Appreciating the Greatest Miracle, Everyday
Busy? Distracted? Not even close to ready for Christmas?
It's not too late for a holy Advent.
In limited release for another day or so is a little animated movie called The Greatest Miracle. It's not subtle. The issues are heavy ones. Death. Disease. Lots of pain. Souls crying out for healing. Of the kind only our Lord can provide.
And I'll confess when I first watched The Greatest Miracle I was jarred, and I didn't welcome it.
The Greatest Miracle is the Eucharist. Of course! And that's not what was so jarring. But when the demons came creeping up on the Confession line—literally—I recoiled.
Now part of my reaction came from the fact I was quickly viewing it to test on children. This is not kid's stuff. But it is quite the gift for us adults—perhaps especially those who are daily Communicants and who go weekly to Confession, and who are sometimes on auto-pilot (as I walk in late to Mass on Wednesday, as I check my Blackberry during the homily. Or how about the petitions: "Lord Hear Our Prayer," whatever the prayer is, I'm sure it's worthy, I've got work to do...)
The Eucharist is a jarring thing, if we're really thinking about it. If we're really preparing for it. If we're really prepared. If we're fully present.
We have a tremendous opportunity this week, as we enter into the glorious gift of the arrival of the Christ child, to truly prepare our hearts and cleanse our souls and celebrate the Greatest Miracle with a full surrender to its call. I keep hearing from readers and friends and strangers about long Reconciliation lines. Priests overjoyed by the added work!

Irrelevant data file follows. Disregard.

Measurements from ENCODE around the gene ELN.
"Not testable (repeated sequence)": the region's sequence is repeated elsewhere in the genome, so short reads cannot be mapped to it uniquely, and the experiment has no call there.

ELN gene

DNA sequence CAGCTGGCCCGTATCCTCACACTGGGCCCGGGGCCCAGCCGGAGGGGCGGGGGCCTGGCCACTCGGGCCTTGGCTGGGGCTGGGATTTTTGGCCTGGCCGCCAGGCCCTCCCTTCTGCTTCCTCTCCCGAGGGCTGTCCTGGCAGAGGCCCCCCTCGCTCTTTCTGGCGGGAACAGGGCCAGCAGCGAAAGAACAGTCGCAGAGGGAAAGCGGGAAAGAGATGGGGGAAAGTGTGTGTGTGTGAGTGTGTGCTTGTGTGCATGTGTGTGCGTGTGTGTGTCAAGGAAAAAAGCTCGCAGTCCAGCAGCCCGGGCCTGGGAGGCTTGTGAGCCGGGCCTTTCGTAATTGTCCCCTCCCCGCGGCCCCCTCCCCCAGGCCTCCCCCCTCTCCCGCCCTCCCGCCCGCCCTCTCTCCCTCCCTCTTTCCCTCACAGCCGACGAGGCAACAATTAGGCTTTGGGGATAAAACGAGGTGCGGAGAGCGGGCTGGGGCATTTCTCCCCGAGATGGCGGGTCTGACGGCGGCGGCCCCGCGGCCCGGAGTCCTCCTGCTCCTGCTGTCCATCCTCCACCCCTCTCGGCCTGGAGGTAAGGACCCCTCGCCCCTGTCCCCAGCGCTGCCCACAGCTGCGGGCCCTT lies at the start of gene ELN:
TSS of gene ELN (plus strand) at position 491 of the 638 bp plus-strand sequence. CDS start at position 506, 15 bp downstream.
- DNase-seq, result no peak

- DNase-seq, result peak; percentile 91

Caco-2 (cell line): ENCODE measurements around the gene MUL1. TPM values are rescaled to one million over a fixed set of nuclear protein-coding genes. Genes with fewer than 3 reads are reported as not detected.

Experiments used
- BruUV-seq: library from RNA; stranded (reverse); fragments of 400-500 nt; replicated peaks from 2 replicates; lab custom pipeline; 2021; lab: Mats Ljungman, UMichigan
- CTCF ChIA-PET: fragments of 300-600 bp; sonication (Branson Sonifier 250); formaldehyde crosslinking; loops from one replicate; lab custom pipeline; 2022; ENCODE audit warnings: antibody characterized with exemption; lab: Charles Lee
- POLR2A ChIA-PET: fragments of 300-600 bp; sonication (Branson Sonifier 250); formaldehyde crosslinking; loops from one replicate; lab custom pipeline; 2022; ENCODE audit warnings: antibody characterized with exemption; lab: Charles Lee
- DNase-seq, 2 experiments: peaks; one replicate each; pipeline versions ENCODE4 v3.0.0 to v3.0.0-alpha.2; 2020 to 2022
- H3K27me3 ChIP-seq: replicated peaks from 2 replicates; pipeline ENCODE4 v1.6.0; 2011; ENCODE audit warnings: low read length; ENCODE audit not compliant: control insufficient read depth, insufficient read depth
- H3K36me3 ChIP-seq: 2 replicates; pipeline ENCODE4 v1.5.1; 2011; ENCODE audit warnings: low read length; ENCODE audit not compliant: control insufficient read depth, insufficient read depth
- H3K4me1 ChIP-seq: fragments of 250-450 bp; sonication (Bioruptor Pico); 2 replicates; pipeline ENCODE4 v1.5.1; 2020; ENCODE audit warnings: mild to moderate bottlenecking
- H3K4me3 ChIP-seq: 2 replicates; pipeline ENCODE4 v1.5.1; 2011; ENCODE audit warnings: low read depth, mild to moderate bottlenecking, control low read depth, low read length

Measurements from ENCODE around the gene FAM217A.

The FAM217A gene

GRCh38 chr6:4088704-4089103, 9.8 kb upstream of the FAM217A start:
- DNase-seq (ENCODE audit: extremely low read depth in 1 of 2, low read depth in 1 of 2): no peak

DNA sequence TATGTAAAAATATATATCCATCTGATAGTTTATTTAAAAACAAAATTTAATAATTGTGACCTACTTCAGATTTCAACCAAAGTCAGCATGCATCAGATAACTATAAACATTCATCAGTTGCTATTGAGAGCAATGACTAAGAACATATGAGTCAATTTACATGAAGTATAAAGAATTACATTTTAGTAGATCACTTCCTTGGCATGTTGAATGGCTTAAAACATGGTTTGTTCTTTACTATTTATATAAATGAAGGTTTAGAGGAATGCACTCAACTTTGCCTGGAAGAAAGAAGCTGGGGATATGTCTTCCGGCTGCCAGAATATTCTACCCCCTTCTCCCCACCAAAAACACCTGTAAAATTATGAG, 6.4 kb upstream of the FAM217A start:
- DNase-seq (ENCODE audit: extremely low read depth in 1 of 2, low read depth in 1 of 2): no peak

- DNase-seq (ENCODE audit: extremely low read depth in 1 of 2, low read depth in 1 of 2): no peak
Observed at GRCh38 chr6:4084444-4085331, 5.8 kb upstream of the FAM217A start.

It's necessary for the sake of our souls. And it isn't bad prep for an election year, either, at a time when so many self-identified Catholics are leading the way in making some radical changes in our culture—redefining marriage and liberty, reworking the concept of rights in violation of our consciences.
In a sermon on Christmas, Fr. Ronald Knox said:
In the last few years, a new word has been added to the English vocabulary, the word "post-Christian." Those who make use of it mean to imply that there is, after all, nothing final about the Christian culture which has served us these last nineteen centuries—it may be only a phase, a passing phrase, in the development of human thought. Well, they have a right to their opinion. Only, let us not flatter ourselves with the expectation that the world is going to find a new religion to replace it. In proportion as the world grows weary of its Christian hope, the alternative is materialism, of a type with which we are familiar—that and nothing else. Its experience of Christianity has been like a great love, the love of a lifetime, never to be repeated; we are immunized against the supernatural. No new voice which speaks to us in the name of religion will have any appeal for us, if it does not bring us back to the stable of Bethlehem—there to humble our pride, and enlarge our charity, and deepen our sense of reverence with the sight of a dazzling purity.
We don't have to be announcing a post-Christian moment to be living as if we have moved beyond Bethlehem. We can be in Church every day and yet live the rest of our lives as if that has no connection to our work and our play. That Child. This week. At every Sacrament. We can begin again. Always having room for Him.
"Lord I am not worthy that you should enter under my roof, but only say the word and my soul shall be healed."
Dazzling purity in our hearts! How's that for the Greatest Miracle, the Perfect Gift, all hearkening us to rest in His Sacred Heart.
Whether or not you get to see the movie now or later, it's not too late to truly, fully embrace the Greatest Miracle.
Kathryn Jean Lopez is editor-at-large of National Review Online and a nationally syndicated columnist.